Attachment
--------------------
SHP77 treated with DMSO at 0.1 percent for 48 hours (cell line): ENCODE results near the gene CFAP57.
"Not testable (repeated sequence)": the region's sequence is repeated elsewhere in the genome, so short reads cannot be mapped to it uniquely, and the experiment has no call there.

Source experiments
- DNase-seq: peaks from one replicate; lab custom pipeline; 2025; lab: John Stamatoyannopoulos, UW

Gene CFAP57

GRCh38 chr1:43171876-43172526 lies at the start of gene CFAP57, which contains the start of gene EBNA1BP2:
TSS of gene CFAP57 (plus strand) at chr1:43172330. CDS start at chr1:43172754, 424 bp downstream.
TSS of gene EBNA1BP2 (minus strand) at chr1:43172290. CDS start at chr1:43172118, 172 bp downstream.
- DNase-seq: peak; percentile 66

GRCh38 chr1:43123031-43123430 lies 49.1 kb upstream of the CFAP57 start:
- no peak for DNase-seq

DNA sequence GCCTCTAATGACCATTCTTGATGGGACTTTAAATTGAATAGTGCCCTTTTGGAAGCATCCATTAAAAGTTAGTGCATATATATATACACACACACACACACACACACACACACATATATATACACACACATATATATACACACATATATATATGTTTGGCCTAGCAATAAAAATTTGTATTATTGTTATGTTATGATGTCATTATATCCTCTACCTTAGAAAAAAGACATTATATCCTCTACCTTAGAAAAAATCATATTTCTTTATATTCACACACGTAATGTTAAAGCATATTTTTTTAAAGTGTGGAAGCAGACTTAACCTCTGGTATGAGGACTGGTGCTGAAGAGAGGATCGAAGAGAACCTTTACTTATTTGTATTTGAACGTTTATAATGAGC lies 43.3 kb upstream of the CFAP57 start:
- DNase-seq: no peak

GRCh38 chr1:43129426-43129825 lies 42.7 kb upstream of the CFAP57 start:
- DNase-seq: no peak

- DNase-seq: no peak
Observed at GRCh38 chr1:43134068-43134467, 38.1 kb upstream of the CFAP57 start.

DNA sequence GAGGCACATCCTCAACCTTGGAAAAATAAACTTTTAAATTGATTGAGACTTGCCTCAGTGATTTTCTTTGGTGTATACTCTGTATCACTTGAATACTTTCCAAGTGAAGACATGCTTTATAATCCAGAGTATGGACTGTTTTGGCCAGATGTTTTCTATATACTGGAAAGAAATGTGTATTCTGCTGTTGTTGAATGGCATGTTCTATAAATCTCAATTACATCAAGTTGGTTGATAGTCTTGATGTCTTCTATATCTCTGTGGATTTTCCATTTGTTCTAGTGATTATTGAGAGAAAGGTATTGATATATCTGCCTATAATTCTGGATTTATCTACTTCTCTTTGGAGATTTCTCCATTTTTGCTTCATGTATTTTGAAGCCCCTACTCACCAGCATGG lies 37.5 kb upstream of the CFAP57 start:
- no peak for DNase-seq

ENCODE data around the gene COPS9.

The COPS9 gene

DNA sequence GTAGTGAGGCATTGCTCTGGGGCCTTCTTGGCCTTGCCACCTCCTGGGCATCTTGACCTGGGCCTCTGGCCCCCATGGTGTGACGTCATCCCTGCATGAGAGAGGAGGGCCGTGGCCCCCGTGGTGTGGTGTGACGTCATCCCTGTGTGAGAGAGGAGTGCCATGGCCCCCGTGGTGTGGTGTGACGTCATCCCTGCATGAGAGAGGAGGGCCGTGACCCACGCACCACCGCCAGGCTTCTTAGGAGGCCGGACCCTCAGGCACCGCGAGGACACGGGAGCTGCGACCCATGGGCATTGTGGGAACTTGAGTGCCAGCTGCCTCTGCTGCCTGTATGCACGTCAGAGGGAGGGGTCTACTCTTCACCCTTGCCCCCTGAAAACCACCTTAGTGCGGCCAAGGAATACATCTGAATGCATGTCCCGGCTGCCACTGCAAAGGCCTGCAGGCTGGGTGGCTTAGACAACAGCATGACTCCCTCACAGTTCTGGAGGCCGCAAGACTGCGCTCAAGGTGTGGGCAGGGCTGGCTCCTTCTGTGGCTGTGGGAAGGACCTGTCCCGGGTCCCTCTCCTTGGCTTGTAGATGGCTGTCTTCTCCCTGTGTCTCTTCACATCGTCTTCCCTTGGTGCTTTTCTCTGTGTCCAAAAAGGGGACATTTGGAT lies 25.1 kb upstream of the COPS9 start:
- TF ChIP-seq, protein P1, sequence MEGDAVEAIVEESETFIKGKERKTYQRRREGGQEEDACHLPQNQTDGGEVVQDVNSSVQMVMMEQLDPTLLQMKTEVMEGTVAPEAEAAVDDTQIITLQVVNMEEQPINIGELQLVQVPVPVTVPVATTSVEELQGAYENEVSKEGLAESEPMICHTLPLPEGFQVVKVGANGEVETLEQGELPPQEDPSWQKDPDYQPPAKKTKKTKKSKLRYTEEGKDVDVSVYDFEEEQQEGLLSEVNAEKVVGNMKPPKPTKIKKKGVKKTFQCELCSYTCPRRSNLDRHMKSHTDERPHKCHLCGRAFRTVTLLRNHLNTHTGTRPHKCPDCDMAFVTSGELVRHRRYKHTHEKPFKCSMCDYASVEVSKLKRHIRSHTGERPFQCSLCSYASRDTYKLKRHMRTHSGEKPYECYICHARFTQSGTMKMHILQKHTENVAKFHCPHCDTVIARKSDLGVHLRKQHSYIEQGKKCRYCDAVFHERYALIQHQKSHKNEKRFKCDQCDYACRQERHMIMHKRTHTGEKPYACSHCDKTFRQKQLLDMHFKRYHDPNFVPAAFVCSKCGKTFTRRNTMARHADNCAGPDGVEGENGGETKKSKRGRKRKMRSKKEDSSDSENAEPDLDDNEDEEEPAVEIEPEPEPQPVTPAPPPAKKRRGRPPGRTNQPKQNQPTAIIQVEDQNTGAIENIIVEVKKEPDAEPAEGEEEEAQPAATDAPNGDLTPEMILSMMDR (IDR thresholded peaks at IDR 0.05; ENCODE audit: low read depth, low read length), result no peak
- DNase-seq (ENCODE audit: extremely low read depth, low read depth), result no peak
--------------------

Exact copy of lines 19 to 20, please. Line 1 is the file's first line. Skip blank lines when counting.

- no peak for DNase-seq

ENCODE data around the gene COPS9.